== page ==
• Will your study perhaps be useful to members of the general public?
  • Do your study results include the wider implications presented in the abstract?

Outlining and Writing Your Abstract

What to include in an abstract.

Just as your  research paper title  should cover as much ground as possible in a few short words, your abstract must cover  all  parts of your study in order to fully explain your paper and research. Because it must accomplish this task in the space of only a few hundred words, it is important not to include ambiguous references or phrases that will confuse the reader or mislead them about the content and objectives of your research. Follow these  dos  and  don’ts  when it comes to what kind of writing to include:

  • Avoid acronyms or abbreviations since these will need to be explained in order to make sense to the reader, which takes up valuable abstract space. Instead, explain these terms in the Introduction section of the main text.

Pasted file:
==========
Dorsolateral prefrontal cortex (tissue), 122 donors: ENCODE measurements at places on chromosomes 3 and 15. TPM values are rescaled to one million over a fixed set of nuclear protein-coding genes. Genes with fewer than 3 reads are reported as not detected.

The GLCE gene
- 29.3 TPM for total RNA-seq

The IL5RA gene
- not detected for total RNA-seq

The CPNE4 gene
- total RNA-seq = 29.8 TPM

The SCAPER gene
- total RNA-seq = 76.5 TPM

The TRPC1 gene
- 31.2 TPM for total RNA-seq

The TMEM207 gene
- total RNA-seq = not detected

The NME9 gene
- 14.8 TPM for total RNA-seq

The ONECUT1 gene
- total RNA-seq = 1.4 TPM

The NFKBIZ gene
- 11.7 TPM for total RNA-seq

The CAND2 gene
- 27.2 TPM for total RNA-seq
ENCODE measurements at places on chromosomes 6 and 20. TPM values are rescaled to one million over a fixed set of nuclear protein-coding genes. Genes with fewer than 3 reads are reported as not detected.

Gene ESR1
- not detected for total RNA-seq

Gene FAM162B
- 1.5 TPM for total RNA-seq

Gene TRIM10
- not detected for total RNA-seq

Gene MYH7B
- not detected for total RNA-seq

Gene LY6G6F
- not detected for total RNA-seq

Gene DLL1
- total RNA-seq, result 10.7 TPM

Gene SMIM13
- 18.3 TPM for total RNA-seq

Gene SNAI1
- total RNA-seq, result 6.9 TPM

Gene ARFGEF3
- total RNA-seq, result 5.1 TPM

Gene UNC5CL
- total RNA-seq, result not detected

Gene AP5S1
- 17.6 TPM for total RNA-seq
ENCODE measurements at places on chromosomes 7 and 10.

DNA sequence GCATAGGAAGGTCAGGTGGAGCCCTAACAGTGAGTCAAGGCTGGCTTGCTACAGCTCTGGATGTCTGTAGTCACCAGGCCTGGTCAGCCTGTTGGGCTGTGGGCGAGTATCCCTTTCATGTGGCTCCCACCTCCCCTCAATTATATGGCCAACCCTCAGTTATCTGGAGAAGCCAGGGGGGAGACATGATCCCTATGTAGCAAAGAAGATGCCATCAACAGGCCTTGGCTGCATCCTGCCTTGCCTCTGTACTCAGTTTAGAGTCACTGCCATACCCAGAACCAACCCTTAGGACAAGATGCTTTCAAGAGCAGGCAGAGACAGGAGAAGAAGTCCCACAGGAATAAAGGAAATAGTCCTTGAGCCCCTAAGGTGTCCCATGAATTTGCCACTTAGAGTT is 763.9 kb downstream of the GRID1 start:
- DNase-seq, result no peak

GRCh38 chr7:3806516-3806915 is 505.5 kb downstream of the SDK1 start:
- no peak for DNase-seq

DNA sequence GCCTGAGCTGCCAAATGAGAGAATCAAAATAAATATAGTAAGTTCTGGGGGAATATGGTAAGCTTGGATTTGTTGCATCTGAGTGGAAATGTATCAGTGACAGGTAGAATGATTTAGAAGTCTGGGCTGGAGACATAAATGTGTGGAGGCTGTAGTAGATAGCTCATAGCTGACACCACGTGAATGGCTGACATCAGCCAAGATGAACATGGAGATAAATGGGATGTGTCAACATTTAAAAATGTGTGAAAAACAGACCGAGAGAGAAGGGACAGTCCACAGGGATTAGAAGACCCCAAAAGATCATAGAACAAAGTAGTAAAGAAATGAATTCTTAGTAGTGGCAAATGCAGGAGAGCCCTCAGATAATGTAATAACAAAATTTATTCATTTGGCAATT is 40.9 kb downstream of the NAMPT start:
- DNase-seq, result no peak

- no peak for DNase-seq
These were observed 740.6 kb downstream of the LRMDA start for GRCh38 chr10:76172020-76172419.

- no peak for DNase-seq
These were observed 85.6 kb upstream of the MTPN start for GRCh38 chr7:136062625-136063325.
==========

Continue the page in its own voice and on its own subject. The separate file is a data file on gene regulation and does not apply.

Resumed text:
• Only use references to people or other works if they are well-known. Otherwise, avoid referencing anything outside of your study in the abstract.
  • Never include tables, figures, sources, or long quotations in your abstract; you will have plenty of time to present and refer to these in the body of your paper.

Use keywords in your abstract to focus your topic

A vital search tool is the research paper keywords section, which lists the most relevant terms directly underneath the abstract. Think of these keywords as the “tubes” that readers will seek and enter—via queries on databases and search engines—to ultimately land at their destination, which is your paper. Your abstract keywords should thus be words that are commonly used in searches but should also be highly relevant to your work and found in the text of your abstract. Include 5 to 10 important words or short phrases central to your research in both the abstract and the keywords section.

For example, if you are writing a paper on the prevalence of obesity among lower classes that crosses international boundaries, you should include terms like “obesity,” “prevalence,” “international,” “lower classes,” and “cross-cultural.” These are terms that should net a wide array of people interested in your topic of study. Look at our nine rules for choosing keywords for your research paper if you need more input on this.